Is The Capitalized in a Title?
One of the most common title capitalization questions is whether the should be capitalized in a title or heading. The answer seems simple: articles are not capitalized in title case, so a, an and the should always be lowercase. However, what if a title contains a proper name that starts with the, for example, “The Beatles” or “The New York Times”? This will be discussed in this article, but let’s look at the standard case first.
The as a Regular Article
There are two title case rules that all styles have in common: 1) capitalize the first word, 2) lowercase all articles. The first rule takes priority, so the should be not be capitalized in titles unless it is the first word.
Back to the Future
The Empire Strikes Back
Many title case styles also have a rule to always capitalize the last word of a title. However, a title cannot end with an article unless it is incomplete, and as I have argued in a separate article, the should not be capitalized in this exceptional case.
The Good, the Bad, and the …
The in Proper Names
As already mentioned, there is also a special case: Proper names starting with the. Often, proper names are set off in quotation marks or italics. In that case, they can be seen as a title within a title, so their first word is capitalized:
Trauma and Violence in The Waste Land
A Review of “The War of the Worlds”
However, what about proper names that are not set off in quotation marks or italics? Typical cases are the names of music groups (The Rolling Stones) and of periodicals (The Washington Post). Most style guides have rules for one or both of these. While these rules typically do not mention headings, it seems safe to assume that such proper names are handled the same in continuous text and headings.
The in Band Names
APA, AMA and the Bluebook do not cover the capitalization of the in band names. On the other hand, AP, CMOS, MLA, New York Times and Wikipedia address this topic, either explicitly or through examples, and they all provide the same guidance: lowercase the in band names. (AP has a curious exception though: the is capitalized in “The Who.”) In detail:
- The Ask the Editor forum at the AP website features multiple questions and answers regarding the in band names. They are in agreement that the is usually lowercased, with “The Who” being a notable exception (source 1, source 2 – subscription required).
- The Chicago Manual of Style covers this topic in section 8.67 (“Institutions and companies—capitalization”), and lists several examples, including “the Beach Boys” and “the Who”. In addition, there is a relevant FAQ entry at the Chicago Manual of Style website.
- The MLA lowercases the in band names as well, as the following example from the MLA Style Center shows: “ ‘You say you got a real solution,’ the Beatles sing in ‘Revolution 1.’ ”
- The New York Times Manual states, “Lowercase the in the names of organizations, companies, schools, restaurants, hotels, etc.” Arguably, this includes band names, and a look into the NYT archive confirms this assumption (e.g., The Fashion Sway of the Rolling Stones).
- The Wikipedia Manual of Style states, “Mid-sentence, per the MoS main page, the word the should in general not be capitalized in continuous prose, e.g.: Wings featured Paul McCartney from the Beatles and Denny Laine from the Moody Blues.”
The following example illustrates this:
The Long Lost Shop Popular with The Who and the Rolling Stones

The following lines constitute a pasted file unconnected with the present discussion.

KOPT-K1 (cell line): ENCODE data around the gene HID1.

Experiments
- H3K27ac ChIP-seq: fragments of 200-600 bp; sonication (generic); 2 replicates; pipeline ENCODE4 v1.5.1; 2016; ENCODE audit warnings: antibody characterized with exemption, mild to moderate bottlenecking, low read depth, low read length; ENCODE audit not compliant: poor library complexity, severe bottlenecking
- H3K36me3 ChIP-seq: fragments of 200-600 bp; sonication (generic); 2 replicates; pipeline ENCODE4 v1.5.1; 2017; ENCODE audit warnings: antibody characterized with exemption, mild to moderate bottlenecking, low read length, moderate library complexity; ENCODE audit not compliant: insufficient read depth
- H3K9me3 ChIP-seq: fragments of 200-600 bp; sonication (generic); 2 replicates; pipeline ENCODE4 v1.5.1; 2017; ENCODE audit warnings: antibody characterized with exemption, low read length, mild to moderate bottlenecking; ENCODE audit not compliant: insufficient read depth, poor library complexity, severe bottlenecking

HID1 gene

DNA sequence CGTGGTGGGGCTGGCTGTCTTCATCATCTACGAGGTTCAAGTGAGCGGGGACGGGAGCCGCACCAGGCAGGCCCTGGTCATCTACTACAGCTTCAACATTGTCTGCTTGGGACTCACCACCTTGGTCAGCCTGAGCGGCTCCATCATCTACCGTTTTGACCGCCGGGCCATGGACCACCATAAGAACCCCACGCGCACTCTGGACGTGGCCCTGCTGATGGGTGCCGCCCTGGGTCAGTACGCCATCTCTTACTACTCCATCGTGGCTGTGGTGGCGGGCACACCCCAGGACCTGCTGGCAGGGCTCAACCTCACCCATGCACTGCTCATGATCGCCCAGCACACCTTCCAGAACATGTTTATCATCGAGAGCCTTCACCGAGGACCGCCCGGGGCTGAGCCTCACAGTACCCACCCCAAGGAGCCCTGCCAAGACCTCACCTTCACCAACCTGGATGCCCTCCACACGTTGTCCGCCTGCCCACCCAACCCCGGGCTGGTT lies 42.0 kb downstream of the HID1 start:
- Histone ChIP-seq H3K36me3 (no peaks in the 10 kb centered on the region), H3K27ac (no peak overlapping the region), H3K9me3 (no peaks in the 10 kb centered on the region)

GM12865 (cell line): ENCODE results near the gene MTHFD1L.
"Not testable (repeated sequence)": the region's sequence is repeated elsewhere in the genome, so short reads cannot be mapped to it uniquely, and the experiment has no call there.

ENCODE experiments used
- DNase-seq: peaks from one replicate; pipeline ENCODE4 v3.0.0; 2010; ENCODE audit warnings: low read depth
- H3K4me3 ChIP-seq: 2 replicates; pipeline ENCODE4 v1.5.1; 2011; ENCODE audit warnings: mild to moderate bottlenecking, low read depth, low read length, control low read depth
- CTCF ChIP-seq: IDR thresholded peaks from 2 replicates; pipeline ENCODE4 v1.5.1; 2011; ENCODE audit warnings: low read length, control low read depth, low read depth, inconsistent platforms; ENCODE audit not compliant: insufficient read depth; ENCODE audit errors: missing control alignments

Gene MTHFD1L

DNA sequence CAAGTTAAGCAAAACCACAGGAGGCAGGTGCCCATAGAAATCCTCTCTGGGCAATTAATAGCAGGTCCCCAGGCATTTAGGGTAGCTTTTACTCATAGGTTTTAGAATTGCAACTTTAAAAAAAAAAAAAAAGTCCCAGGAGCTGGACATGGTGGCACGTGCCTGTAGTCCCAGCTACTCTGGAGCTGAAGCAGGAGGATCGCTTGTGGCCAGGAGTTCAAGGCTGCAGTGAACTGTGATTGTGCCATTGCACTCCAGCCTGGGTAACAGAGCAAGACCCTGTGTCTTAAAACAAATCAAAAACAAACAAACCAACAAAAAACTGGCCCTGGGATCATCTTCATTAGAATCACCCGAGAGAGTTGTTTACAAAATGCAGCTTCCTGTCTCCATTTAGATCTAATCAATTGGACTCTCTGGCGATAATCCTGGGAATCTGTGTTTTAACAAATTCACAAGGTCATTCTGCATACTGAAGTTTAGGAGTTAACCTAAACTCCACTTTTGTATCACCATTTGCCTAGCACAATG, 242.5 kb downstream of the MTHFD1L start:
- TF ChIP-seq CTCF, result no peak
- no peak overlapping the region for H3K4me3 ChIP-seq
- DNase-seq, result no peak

Chicago, MLA, New York Times, and Wikipedia style:
The Long Lost Shop Popular with the Who and the Rolling Stones
The in the Names of Periodicals
There are three methods of handling the in the names of newspapers and other periodicals: 1) Capitalize the and do not italicize the name (AP, New York Times), 2) Capitalize the and italicize the complete name (AMA, APA, Bluebook, MLA, Wikipedia), 3) Do not capitalize the and italicize the rest of the name (Chicago Manual of Style). In detail:
- According to the 55th edition of the AP stylebook, the should be capitalized in the name of a newspaper “if that is the way the publication prefers to be known” (p. 206). The name should not be italicized since the AP does not use italics as a matter of principle (p. 161).
- The APA tweeted: “Remember: Capitalize and italicize the names of journals, newspapers, and magazines in #APAStyle,” and the AMA added: “AMA style too!”
- The Bluebook mentions in section B2 that titles of publications should be italicized or underscored, “such as The New York Times.”
- The Chicago Manual of Style states the following regarding periodical titles: “an initial the, even if part of the official title, is lowercased (unless it begins a sentence) and not italicized” (section 8.168).
- The MLA gives the following guidance on its website: “When the title of a periodical (journal, magazine, newspaper) begins with an article (A, An, The), […] the article is italicized and its first letter capitalized.”
- The New York Times Manual states that the article in newspaper, magazine and journal names should be capitalized; however, the names should not be italicized (pp. 211, 258).
- The Wikipedia Manual of Style stipulates that italic type should be used for the names of periodicals, and this includes a leading A, An, or The.
Here is an example to demonstrate the differences:
AP and New York Times style:
Pulitzer Prize Awarded to The New York Times
AMA, APA, Bluebook, MLA, and Wikipedia style:
Pulitzer Prize Awarded to The New York Times
Pulitzer Prize Awarded to the New York Times
An exception to keep in mind is that the should not be capitalized when the periodical name is used as a modifier, as for example in “the New York Times article.” Here, “the” refers to “article,” not “New York Times.”